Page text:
We may use or disclose, as-needed, your PHI in order to support the business activities of our physician’s practices.  These activities include, but are not limited, quality assessment activities, employee review activities, training of dental students, licensing, and conduction or arranging for other business activities.  For example, we may disclosed your PHI to dental school students that see patients at our office.  In addition, we may use a sign-in sheet at the registration desk where you will be asked to sign your name and indicate your physician.  We may also call you by name in the waiting room when your physician is ready to see you.  We may use or disclose your PHI, as necessary, to contact you to remind you of your appointment.

We may use or disclose your PHI in the following situations without your authorization.  These situations include: as Required By Law, Public Health issues as are required by law, Communicable Diseases: Health Oversight: Abuse or Neglect: Food and Drug Administration requirements: Legal Proceedings: Law Enforcement: Coroners, Funeral Directors, and Organ Donation: Research: Criminal Activity: Military Activity: and National Security: Workers’ Compensation: Inmates: Required Uses and Disclosures.  Under the law we must make disclosures to you and when required by the secretary of the Department of Health and Human Services to investigate or determine our compliance with the requirements of Section 164.500.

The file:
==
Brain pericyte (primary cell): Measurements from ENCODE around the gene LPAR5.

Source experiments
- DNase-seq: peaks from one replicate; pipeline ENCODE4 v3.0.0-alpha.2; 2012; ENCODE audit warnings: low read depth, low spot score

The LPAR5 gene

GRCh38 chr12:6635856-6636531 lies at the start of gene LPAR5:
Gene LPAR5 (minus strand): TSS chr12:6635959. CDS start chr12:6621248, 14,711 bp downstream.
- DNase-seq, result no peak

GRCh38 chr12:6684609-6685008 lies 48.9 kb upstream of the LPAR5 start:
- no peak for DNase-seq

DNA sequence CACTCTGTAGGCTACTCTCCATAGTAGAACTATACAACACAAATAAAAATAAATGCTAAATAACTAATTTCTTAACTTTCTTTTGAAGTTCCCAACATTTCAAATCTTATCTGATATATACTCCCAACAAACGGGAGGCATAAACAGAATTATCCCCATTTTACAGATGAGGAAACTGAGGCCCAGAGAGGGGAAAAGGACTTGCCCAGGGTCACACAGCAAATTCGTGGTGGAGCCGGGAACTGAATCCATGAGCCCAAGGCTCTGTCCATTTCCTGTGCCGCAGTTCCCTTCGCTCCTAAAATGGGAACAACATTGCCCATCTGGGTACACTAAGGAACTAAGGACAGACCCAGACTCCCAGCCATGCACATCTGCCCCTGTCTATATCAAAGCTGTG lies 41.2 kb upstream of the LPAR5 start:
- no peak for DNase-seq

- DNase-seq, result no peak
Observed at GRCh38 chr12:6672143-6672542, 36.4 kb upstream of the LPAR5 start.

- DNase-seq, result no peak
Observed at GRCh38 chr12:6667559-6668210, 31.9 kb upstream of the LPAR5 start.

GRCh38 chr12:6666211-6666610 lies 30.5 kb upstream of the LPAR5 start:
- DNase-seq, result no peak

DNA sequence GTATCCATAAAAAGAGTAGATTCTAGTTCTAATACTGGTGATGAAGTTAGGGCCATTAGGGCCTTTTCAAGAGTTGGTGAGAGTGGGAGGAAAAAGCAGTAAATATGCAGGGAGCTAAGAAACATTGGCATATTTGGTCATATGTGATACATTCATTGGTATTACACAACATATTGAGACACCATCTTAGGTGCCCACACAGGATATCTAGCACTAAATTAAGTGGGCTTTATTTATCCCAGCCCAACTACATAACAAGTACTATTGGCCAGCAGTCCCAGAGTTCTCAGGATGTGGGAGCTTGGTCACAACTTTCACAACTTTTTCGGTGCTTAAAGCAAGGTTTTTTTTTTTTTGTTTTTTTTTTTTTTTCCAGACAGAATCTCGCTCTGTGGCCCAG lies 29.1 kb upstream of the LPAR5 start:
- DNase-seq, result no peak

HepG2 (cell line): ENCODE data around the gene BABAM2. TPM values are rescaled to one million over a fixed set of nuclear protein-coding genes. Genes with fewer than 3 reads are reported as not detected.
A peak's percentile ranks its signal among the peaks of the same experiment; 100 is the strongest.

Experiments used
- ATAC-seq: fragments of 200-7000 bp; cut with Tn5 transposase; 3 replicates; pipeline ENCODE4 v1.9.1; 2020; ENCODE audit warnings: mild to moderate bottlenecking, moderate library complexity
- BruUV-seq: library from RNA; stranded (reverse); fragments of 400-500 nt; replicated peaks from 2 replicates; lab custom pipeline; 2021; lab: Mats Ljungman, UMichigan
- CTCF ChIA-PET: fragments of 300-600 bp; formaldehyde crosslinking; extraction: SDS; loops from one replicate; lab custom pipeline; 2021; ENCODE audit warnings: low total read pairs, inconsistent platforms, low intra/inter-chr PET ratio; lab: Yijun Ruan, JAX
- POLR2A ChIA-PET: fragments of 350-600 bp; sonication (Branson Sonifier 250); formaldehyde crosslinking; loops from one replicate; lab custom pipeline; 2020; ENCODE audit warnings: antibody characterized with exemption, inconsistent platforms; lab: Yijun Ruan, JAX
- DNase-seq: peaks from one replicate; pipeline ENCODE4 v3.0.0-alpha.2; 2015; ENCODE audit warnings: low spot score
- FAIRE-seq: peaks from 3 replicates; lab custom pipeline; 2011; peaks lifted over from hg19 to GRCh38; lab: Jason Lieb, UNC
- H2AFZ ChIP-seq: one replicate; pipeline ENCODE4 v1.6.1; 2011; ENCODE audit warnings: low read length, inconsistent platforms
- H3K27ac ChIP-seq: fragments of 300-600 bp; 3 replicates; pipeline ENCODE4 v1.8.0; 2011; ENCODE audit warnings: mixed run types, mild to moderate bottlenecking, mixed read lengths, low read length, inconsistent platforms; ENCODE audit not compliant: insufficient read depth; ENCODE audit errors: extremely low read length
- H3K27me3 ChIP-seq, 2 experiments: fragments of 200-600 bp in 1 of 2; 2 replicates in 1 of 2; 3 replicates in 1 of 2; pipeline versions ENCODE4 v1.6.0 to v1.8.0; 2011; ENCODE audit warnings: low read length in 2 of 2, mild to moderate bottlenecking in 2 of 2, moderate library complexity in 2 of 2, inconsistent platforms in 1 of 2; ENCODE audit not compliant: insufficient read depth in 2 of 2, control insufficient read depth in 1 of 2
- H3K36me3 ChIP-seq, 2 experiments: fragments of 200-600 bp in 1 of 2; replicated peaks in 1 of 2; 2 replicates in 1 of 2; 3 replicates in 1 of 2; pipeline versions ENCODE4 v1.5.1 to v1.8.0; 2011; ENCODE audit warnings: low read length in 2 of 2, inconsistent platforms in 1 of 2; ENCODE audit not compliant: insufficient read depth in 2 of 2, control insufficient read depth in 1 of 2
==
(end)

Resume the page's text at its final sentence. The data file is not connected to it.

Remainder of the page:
Other Permitted and Required Uses and Disclosures Will Be Made Only With Your Consent, Authorization or Opportunity To Object Unless Required By Law.

You may revoke this authorization, at any time, in writing, except to the extent that your physician or the physicians practice has taken an action in reliance on the use or disclosure indicated in the authorization.

Your Rights
Following is a statement of your rights with respect to your PHI.

You have the right to inspect and copy your protected health information.
  Under federal law, however, you may not inspect or copy the following records: psychotherapy notes; information compiled in reasonable anticipation of, or use in, a civil, criminal, or administrative action or proceeding, and PHI that is subject to law that prohibits access to PHI.

You have the right to request a restriction of your protected health information.